Think India can stroll through to victory in the final of the Asia Cup against Bangladesh today? Think again.
For even though India has been the best team in the tournament, Bangladesh has been the surprise package. Beating UAE, Pakistan and Sri Lanka in the run up to the final and only losing to India in the group stage, this current Bangladeshi team has come of age.
The tigers have a group of young and fearless players who are backed by an experienced captain, and are playing in their first major final in their cricketing history. Here we look at the 5 Bangladeshi players that the Indian team has to be wary of - because they might just spoil their party.
Captain Mashrafe Mortaza was the best player in the Bangladesh side when the tiger recorded their first ever win against India in 2004, with bowling figures of 2-36 but more importantly, a crucial knock of 31 not out. But even though Mortaza might not possess the pace and swing that he once did, he more than makes up for it with his astute and thoughtful brand of captaincy.
His field placements, tactical nous and rotation of bowlers has been as key to Bangladesh's success in the tournament as the performance of other players. Indian batsmen will do well if they are not used as baits for strategically placed fielders.
Having scored 144 runs in four matches in the tournament already, top order batsman Sabbir Rahman holds a vital position in the Bangladeshi team. Along with Saumya Sarkar, the team depends on him to deliver with his performances when it matters the most. And more often than not, he does.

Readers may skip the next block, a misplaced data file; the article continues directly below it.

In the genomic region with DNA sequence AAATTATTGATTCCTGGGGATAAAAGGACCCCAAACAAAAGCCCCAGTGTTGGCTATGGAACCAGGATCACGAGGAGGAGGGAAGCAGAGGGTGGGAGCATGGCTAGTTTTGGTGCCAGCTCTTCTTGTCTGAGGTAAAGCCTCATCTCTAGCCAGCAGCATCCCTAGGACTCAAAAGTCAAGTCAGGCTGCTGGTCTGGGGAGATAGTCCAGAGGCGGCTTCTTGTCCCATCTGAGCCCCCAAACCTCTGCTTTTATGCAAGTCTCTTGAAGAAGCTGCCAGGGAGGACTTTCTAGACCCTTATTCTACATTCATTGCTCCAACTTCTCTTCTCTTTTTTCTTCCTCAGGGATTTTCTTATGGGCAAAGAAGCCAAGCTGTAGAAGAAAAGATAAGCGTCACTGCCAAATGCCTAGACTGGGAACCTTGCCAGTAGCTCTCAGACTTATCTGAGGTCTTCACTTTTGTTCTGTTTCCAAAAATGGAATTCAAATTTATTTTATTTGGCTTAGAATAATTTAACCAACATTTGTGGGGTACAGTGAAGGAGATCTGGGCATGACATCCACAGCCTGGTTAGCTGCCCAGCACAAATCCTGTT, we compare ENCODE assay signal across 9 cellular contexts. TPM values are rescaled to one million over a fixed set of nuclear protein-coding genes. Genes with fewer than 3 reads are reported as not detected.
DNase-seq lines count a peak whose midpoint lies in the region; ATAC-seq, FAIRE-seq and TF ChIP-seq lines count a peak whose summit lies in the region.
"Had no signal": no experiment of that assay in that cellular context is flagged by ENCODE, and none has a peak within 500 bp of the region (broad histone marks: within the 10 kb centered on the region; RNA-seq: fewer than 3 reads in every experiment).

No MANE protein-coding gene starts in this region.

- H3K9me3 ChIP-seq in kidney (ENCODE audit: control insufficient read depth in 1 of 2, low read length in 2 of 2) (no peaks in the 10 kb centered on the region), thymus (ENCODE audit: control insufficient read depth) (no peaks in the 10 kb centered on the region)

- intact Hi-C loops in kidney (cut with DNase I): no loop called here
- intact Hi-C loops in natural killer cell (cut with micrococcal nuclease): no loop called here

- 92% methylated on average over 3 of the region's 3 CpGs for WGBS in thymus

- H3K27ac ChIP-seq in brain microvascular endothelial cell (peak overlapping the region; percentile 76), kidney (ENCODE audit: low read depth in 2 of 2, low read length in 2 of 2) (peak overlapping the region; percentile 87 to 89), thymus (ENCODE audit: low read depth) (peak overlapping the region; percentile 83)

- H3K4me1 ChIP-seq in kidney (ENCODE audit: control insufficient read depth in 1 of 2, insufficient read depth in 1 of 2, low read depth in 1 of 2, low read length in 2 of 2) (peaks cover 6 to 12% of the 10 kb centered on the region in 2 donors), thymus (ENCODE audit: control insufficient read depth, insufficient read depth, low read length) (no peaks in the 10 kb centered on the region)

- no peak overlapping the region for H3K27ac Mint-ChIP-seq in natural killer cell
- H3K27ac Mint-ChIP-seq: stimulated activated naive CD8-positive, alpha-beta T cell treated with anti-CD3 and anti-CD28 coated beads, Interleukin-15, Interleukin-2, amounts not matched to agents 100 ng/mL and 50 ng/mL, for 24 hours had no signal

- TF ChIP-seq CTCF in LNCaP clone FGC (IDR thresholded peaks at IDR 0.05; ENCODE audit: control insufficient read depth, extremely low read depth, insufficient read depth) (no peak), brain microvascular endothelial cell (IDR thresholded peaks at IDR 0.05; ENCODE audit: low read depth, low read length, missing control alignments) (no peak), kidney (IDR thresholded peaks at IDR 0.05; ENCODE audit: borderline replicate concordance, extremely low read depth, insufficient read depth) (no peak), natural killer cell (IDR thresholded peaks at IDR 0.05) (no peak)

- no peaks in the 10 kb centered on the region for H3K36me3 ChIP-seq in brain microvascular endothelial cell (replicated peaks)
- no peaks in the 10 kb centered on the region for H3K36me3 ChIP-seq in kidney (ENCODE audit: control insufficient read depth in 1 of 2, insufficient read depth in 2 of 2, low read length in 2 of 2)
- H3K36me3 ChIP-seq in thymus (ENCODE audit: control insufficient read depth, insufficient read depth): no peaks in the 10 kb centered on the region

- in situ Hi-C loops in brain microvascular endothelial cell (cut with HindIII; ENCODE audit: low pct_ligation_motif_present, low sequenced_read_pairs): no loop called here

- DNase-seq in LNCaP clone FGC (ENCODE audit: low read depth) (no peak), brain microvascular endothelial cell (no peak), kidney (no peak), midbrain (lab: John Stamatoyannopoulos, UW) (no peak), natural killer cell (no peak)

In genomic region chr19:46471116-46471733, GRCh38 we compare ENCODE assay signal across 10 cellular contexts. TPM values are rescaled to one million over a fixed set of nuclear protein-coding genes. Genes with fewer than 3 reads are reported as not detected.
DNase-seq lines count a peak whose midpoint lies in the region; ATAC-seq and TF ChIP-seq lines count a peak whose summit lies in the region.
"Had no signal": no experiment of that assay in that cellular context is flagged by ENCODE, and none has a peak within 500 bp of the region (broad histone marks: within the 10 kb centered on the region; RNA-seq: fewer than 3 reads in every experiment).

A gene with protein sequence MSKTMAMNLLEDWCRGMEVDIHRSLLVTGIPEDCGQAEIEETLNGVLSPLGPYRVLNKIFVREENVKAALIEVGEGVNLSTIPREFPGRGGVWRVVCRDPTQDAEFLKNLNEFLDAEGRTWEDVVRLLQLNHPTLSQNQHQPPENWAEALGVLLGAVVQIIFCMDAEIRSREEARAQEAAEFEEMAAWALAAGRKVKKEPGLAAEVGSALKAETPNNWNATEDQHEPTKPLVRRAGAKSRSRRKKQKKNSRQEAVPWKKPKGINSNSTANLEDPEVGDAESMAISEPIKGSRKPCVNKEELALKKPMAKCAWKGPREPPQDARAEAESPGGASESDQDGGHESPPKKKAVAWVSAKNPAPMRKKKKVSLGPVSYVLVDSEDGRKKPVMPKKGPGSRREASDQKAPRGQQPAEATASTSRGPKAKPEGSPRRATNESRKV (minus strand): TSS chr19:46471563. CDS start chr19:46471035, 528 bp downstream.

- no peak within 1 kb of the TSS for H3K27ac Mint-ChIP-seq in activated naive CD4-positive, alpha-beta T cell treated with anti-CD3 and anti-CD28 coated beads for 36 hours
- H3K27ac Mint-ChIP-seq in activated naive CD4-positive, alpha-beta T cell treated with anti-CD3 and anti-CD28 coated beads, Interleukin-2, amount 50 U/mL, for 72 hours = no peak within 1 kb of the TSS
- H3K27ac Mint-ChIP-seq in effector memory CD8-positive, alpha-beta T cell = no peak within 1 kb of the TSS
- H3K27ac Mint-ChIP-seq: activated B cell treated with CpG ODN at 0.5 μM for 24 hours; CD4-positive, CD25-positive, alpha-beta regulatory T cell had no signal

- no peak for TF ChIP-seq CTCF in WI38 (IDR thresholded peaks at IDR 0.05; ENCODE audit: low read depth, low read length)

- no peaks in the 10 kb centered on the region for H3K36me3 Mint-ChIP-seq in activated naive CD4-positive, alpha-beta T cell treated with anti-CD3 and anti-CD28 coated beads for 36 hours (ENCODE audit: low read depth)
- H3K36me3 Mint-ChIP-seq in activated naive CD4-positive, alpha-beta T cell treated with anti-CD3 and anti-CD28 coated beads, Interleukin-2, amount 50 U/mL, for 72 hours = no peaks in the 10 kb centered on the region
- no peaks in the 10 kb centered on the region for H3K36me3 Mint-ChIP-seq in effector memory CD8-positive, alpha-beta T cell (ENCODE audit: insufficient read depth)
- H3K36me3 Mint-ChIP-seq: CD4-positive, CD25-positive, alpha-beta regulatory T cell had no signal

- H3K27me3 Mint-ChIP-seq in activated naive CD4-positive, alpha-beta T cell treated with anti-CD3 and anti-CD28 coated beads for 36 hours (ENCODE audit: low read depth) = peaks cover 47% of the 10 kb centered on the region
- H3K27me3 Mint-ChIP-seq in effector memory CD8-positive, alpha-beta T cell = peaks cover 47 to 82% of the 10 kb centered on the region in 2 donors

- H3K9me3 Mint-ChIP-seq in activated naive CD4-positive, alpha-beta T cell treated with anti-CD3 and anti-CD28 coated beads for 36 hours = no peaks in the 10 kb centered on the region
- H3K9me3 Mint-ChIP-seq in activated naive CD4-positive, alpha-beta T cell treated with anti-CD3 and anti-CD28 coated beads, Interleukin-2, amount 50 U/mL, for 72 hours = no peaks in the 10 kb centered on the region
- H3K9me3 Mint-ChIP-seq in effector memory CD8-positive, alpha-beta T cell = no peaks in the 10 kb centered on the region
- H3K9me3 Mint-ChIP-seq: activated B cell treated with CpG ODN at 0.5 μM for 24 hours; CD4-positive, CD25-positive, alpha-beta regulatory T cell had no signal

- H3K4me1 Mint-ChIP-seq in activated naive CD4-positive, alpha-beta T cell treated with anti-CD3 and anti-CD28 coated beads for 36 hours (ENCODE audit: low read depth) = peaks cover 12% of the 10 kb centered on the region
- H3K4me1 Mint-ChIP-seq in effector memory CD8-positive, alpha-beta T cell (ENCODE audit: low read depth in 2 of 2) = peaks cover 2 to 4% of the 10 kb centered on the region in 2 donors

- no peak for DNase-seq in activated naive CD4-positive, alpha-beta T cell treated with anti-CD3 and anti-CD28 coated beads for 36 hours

His knock of 44 in 32 balls against India in the first match of the tournament was fearless, and India did well to get him out in time before he could go on to score more runs. A flat pitch and the support of a vociferous crowd behind him could be all that he needs to play the best innings of his career against India in the final.
Up until the start of the Asia Cup, Shakib Al Hasan was considered one of the best all rounders in the world in the shortest format of the game. That alone is a reason to be wary of him, even though his performances in the tournament haven't been of the level to merit that kind of acclaim.
Shakib is the kind of player who lifts the performances of those around him when he is on song. Lethal with the bat and clinical with the ball, he is the spare cog that every T20 team must have if they are to wriggle out of tight situations with the help of someone who can do a job with both the bat and ball. And as far as his poor form goes, you know what they say about tigers - they're most dangerous when wounded.
Watching Soumya Sarkar bat is like a throwback to the great left handed batsmen of the past. Along with Mustafizur Rahman (who was unfortunately injured before this tournament), he is undoubtedly the brightest young talent in the Bangladeshi team at the moment.
Sarkar possesses an impressive One Day International record of 692 in a mere 16 matches. Even though he has not hit the same dizzying heights in the T20 format of the game as evidenced by his performances in the Asia Cup, his ability to briskly score runs without taking much of a risk is an asset in the shortest format of the game.
And not to forget, he scored 48 runs against the most lethal pace bowling attack in the tournament in what was a successful run chase for Bangladesh against Pakistan. One never knows what he could do against India.
The words of his captain Mashrafe Mortaza are a ringing endorsement in itself about the value that Taskin Ahmed has been adding to the Bangladeshi cricket team in this tournament. "Taskin did what Mustafizur generally has been doing for us, which is to set up the game."
That he has replaced Bangladesh's brightest young star, Mustafizur Rahman, in a way that no one has missed his presence speaks volumes. Taskin's pace and bounce might be a tough task for the Indian batsmen to handle, and they will need to cautiously navigate his threat in the opening few overs.
Because if the Indian batsmen lose a few early wickets courtesy this bright young talent, one never knows which direction the match might turn.